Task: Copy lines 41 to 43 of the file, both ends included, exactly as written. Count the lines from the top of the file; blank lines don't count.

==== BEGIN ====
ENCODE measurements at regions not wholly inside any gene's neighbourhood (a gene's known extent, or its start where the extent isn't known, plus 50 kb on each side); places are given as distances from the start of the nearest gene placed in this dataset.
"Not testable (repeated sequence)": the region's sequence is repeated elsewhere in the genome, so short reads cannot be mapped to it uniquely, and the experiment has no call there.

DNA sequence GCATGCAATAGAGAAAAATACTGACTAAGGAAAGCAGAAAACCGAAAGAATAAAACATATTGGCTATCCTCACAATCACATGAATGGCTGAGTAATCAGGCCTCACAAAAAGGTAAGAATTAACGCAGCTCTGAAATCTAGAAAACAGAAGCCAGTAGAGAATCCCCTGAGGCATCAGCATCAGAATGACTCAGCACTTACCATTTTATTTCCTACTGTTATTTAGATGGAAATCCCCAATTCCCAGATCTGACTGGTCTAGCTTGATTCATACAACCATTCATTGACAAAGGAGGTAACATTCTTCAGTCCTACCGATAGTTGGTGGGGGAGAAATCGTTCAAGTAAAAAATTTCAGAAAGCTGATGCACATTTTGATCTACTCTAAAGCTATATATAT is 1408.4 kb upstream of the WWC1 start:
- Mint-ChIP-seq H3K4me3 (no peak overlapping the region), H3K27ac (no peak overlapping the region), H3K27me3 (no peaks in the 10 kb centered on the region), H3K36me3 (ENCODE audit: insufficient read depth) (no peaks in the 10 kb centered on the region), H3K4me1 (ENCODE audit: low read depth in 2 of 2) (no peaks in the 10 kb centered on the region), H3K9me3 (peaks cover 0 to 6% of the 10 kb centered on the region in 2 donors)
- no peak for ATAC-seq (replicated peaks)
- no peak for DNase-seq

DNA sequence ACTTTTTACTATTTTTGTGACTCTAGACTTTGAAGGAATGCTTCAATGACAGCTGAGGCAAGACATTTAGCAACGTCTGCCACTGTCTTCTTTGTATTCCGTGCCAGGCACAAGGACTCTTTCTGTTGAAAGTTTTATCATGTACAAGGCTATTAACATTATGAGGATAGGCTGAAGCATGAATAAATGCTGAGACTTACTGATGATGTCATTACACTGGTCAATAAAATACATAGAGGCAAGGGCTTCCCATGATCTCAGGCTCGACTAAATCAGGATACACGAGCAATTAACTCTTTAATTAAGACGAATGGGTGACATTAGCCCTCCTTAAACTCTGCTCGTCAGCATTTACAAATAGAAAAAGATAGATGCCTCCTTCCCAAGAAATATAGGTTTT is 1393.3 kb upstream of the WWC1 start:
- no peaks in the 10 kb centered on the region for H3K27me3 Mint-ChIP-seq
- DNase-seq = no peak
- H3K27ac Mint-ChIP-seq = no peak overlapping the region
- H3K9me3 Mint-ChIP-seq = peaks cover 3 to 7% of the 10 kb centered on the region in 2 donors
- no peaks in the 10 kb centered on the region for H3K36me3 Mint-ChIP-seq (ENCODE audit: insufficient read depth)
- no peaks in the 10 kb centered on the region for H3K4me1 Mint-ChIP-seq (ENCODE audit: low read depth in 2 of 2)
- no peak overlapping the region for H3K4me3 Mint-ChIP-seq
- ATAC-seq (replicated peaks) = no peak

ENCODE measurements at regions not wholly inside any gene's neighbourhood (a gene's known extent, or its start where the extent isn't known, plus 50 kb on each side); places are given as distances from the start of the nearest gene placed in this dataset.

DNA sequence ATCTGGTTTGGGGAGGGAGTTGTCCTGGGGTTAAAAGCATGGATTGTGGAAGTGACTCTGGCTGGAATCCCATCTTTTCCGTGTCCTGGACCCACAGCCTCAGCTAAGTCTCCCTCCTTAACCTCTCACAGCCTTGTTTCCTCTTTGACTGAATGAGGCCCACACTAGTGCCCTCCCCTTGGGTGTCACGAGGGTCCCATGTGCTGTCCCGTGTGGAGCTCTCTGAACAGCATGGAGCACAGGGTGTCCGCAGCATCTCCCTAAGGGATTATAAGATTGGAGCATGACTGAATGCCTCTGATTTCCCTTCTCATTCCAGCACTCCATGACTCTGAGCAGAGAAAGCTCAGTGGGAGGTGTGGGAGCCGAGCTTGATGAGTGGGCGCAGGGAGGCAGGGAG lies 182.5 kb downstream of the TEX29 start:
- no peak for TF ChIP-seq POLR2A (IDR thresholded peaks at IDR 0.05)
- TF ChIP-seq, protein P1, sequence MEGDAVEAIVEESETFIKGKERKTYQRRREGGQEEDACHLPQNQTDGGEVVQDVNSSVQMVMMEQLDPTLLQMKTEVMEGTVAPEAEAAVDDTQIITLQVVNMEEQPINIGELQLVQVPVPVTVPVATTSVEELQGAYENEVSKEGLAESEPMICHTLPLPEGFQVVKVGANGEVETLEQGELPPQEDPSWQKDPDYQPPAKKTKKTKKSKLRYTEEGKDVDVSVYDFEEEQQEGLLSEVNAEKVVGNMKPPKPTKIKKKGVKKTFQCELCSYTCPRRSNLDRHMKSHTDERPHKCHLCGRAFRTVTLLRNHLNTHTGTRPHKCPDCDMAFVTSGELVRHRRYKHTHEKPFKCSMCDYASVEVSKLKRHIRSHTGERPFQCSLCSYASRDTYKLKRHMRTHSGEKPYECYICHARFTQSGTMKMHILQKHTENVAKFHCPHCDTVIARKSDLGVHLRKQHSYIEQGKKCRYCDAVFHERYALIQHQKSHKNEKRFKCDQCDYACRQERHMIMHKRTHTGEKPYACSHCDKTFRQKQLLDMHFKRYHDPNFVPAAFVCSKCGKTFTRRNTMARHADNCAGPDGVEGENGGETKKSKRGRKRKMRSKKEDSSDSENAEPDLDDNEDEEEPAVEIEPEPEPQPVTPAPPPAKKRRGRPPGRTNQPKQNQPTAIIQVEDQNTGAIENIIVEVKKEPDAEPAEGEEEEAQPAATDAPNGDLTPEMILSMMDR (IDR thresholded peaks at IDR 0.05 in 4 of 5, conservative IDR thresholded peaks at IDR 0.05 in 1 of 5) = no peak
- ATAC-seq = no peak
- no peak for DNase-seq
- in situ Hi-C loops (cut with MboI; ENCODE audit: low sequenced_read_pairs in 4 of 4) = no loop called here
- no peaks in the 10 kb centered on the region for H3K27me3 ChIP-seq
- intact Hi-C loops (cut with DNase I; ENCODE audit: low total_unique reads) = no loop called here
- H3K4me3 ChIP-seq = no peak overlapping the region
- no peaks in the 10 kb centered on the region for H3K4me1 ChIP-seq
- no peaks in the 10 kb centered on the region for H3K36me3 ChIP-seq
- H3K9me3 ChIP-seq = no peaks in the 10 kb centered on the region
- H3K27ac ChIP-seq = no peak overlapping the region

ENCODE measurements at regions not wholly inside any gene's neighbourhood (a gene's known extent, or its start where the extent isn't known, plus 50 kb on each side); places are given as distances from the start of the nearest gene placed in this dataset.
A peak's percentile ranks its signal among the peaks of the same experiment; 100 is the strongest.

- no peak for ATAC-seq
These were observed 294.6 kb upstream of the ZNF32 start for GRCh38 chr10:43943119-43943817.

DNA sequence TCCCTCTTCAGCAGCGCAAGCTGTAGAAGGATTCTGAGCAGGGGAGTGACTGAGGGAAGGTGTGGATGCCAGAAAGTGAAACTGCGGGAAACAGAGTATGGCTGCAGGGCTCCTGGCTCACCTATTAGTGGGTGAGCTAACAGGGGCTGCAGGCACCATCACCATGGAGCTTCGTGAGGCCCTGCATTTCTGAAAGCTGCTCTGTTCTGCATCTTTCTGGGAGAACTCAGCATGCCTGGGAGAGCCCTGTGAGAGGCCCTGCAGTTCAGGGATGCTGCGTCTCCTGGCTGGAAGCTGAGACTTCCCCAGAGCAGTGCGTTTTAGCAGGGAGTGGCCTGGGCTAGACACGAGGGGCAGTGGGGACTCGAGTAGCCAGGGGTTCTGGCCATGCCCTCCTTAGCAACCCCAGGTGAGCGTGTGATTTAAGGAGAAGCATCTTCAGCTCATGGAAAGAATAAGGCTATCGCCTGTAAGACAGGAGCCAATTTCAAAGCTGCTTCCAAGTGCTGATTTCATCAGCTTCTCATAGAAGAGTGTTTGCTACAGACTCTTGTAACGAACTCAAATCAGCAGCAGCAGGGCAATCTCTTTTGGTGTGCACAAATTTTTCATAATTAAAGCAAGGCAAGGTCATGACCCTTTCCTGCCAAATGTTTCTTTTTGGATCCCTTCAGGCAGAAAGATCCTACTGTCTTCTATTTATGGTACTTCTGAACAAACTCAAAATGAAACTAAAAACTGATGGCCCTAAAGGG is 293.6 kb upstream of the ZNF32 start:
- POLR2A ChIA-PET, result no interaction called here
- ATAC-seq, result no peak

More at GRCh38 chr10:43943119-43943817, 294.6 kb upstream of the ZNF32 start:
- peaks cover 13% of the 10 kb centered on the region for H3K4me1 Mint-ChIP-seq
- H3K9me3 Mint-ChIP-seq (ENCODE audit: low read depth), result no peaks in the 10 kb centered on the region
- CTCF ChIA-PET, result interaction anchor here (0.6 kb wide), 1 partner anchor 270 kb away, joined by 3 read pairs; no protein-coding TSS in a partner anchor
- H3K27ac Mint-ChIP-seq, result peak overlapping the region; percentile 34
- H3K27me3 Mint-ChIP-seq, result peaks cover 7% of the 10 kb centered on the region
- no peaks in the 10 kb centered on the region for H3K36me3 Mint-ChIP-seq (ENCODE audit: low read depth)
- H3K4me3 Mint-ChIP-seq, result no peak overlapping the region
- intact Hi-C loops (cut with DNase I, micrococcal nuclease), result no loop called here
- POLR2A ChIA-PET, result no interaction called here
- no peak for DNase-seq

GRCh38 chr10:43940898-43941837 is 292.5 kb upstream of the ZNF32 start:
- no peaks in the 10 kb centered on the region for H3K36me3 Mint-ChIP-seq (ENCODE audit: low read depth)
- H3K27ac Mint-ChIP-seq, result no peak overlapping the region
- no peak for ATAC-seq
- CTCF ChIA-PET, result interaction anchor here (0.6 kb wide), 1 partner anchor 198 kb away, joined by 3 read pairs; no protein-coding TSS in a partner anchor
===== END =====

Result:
- H3K27ac Mint-ChIP-seq, result peak overlapping the region; percentile 34
- H3K27me3 Mint-ChIP-seq, result peaks cover 7% of the 10 kb centered on the region
- no peaks in the 10 kb centered on the region for H3K36me3 Mint-ChIP-seq (ENCODE audit: low read depth)